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Weekly Liturgy : November 13 - 19

Parable of the Talents Annette Gandy Fortt. ©1987.
Parable of the Talents Annette Gandy Fortt. ©1987.
Matthew 25:14-30

The Message Translation


14-18 “It’s also like a man going off on an extended trip. He called his servants together and delegated responsibilities. To one he gave five thousand dollars, to another two thousand, to a third one thousand, depending on their abilities. Then he left. Right off, the first servant went to work and doubled his master’s investment. The second did the same. But the man with the single thousand dug a hole and carefully buried his master’s money.


19-21 “After a long absence, the master of those three servants came back and settled up with them. The one given five thousand dollars showed him how he had doubled his investment. His master commended him: ‘Good work! You did your job well. From now on be my partner.’


22-23 “The servant with the two thousand showed how he also had doubled his master’s investment. His master commended him: ‘Good work! You did your job well. From now on be my partner.’


24-25 “The servant given one thousand said, ‘Master, I know you have high standards and hate careless ways, that you demand the best and make no allowances for error. I was afraid I might disappoint you, so I found a good hiding place and secured your money. Here it is, safe and sound down to the last cent.’


26-27 “The master was furious. ‘That’s a terrible way to live! It’s criminal to live cautiously like that! If you knew I was after the best, why did you do less than the least? The least you could have done would have been to invest the sum with the bankers, where at least I would have gotten a little interest.


28-30 “‘Take the thousand and give it to the one who risked the most. And get rid of this “play-it-safe” who won’t go out on a limb. Throw him out into utter darkness.'

 

REFLECTIONS:


Thoughts from John: When we read these sorts of parables from Jesus, it’s easy to assume that the character with the most power (often Kings and Lords) are stand-ins for God. But if that’s our filter for understanding this text, then we’re left with a God who is pretty judgmental and vindictive. A God who supports the rich getting richer and the poor getting poorer. A God who uses violence to solve problems. A God very unlike Jesus.


And, indeed, Matthew starts the story by emphasizing that the master is “a man.”


So we ought to ask, who is the Christ character in this story? If it’s not the master who uses violence, perhaps it’s the slave who endures violence. The one who lives in fear. The one who is designated as the least “able.” The one who is victim to wealth inequality.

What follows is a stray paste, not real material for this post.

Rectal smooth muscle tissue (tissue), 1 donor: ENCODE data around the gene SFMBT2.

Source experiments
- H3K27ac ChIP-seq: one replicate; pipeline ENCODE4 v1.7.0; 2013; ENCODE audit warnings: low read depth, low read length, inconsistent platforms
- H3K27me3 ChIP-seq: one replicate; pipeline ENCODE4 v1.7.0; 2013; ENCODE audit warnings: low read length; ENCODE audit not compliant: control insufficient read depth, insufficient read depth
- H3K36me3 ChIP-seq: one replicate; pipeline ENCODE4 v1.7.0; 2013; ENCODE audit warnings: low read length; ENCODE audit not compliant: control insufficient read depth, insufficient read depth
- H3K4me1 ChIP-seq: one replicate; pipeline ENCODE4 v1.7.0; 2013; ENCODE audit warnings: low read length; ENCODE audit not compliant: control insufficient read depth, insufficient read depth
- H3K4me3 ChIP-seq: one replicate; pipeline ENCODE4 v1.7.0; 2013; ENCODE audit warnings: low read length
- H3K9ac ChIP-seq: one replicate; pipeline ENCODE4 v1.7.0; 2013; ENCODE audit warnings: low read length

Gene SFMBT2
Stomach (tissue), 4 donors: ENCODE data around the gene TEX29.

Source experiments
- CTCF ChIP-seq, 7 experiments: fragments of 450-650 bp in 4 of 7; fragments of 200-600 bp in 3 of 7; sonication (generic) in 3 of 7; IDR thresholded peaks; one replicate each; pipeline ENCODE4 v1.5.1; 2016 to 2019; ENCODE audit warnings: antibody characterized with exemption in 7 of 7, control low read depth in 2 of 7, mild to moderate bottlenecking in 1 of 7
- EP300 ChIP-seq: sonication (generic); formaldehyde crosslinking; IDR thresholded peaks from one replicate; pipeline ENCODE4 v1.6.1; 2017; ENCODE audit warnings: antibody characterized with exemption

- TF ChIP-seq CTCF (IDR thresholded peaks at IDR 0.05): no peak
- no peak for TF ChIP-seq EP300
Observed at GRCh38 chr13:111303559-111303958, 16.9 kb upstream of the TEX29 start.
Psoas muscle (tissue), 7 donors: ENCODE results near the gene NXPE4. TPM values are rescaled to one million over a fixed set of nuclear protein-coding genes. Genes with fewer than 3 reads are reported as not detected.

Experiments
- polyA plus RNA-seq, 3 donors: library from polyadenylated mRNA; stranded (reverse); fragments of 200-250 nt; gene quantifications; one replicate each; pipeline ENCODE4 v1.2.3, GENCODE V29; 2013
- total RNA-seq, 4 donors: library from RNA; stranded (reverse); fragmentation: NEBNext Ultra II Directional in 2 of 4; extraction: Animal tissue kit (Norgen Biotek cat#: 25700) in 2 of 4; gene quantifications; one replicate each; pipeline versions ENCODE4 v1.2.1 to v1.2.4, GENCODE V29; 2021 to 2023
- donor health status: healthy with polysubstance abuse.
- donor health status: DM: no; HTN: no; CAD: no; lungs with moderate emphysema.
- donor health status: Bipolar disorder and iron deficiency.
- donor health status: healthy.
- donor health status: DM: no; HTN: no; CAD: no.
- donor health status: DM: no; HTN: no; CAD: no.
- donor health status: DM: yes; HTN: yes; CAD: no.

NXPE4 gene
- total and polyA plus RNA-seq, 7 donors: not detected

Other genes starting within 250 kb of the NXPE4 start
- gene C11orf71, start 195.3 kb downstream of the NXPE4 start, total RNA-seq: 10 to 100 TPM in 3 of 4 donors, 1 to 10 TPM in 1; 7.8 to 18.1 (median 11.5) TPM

This is our Christ. And, indeed, the Kingdom of God is found in the places where this Christ resides. May we have the eyes to see it in our midst.



 

PRACTICE:


Outward Mindset Application

Think of an excuse you’ve been telling yourself about your work. This week, see if you can approach your work without the need to use this excuse.


Pathways Toward Centeredness

Activism (Loving God through Confrontation):

Is there someone in your life toward whom you have truth to share? If it is safe, ask that person to connect over a meal this week. Speak your truth to them as it is appropriate.


Questions for Reflection

Is it easy or is it difficult to imagine that the God of the Universe is most present in places of pain and darkness, rather than prosperity and power?

What would it take for you to see the person of Christ in the face of someone you are tempted to judge?

 

“Liturgy” refers to the habits and practices humans use to form community around shared values and meaning. At Church at the Park, we desire to be a community of practice, becoming people who see the world through the eyes of the marginalized, making meaning through the lens of pain and suffering, and committing ourselves to non-violence in a wounded world. This weekly email is intended to provide pathways of practice for becoming the type of people who embody these values.


Many of our reflections on each week's text come from other sources. If you're interested in reading more of what inspires us, here our our two favorite reflections.


Copyright (C) 2023 Church at the Park. All rights reserved.



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